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Drug Abuse: How Drug Use Becomes Habit

Updated on August 1, 2009

Drug abuse in our society is not new but within recent years the problem has taken on alarming proportions. It used to be that drug addicts were found principally in the inner-city slums. But beginning in the late 1960’s the excessive and indiscriminate use of drugs, especially among teen-agers and young adults, spread to the general population.

It is difficult to sort out all of the factors contributing to this epidemic of experimentation and involvement with drugs, but several are obvious: pressure from associates, curiosity, easy availability, and the teen-ager’s relationships with his parents.

The parents need great tact and judgment in dealing with their teen-agers. Rather than “preaching” to them, they should give them factual information and, by their own example, indicate the advantages of the more desirable way of living.

How Drug Use Becomes Habit

In too many cases the young experimenter takes drugs until he is “hooked.” Assume that in a teen-ager’s home, one or both parents smoke cigarettes and use alcohol. The teenager interprets this as his parent’s permission for him to do the same. Thus is easily vulnerable to the appeals of his fellow teen-agers when they urge him to join them in experimenting with cigarettes, liquor, and even marijuana. These three practices – smoking tobacco, drinking liquor, and smoking marijuana – are a tragic combination. Using them, the teen-ager becomes tolerant of this kind of conduct and may try the more potent drugs. Not everyone, of course, who smiles cigarettes and drinks liquor indulges in drug abuse as we usually define it. But practically every person on hard drugs first used cigarettes, liquor, and marijuana.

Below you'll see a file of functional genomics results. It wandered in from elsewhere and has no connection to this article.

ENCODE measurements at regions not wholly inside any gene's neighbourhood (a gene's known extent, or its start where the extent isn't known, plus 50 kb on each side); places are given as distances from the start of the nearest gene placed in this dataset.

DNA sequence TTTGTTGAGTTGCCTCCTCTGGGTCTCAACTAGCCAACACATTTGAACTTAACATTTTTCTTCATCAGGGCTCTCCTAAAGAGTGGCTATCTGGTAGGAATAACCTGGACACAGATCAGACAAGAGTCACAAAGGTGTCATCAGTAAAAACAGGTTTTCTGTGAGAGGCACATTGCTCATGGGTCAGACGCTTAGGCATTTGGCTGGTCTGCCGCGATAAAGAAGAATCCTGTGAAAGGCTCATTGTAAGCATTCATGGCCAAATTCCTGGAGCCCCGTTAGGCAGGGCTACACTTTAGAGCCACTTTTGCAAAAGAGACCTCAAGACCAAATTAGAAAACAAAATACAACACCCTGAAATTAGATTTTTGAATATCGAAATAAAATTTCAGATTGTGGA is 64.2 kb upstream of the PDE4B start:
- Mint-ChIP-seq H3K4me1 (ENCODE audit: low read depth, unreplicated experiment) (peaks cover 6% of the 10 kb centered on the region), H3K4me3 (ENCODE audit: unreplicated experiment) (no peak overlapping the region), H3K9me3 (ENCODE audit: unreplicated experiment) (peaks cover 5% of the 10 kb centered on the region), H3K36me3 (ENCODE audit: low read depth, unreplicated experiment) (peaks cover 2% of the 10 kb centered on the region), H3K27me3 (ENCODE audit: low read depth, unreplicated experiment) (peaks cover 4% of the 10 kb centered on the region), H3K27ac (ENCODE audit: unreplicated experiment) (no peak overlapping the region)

Once a person has used a drug enough time to experience its effects, he no longer has to be persuaded. What are these effects? The drug influences his thinking his attitudes, and his moods. They make him feel comfortable, peaceful and secure in site of his problems, his anxieties or his lack of ability.

The person who experiments with drugs grows more deeply involved the longer he continues his use of drugs. Somewhere along the line every user becomes aware of the harm drugs are doing.

Some teen-agers come to this realization after their first few trials. For them if may be relatively easy to quit. But the longer a person continues to use drugs, the harder it is to quit. There are several real hindrances to recovery:

  1. Fear of ridicule by drug-using friends. The young person who uses drugs is usually a member of a group of users. The other members also wish at times for freedom from the drugs, but they find it difficult to leave them, and are not willing to see one member succeed where they have failed.
  2. Unsolved personal problems. These constitute a great hindrance to recovery from drug abuse. The very problems that prompted the teen-ager to continue his use of drugs, once he has experimented with them, are more difficult to solve after he has indulged for a time. His use of drugs has weakened his stamina, robbed him of courage, and caused him to lose time in the personal development that would have helped him to make advancement.
  3. Fear of failure. The chronic drug user is now handicapped in obtaining a rewarding job or continuing his education. He is no longer a front runner in the competition for jobs or scholarships. He is sensitive to his personal failure and so gives in easily to pressures to continue with drugs.


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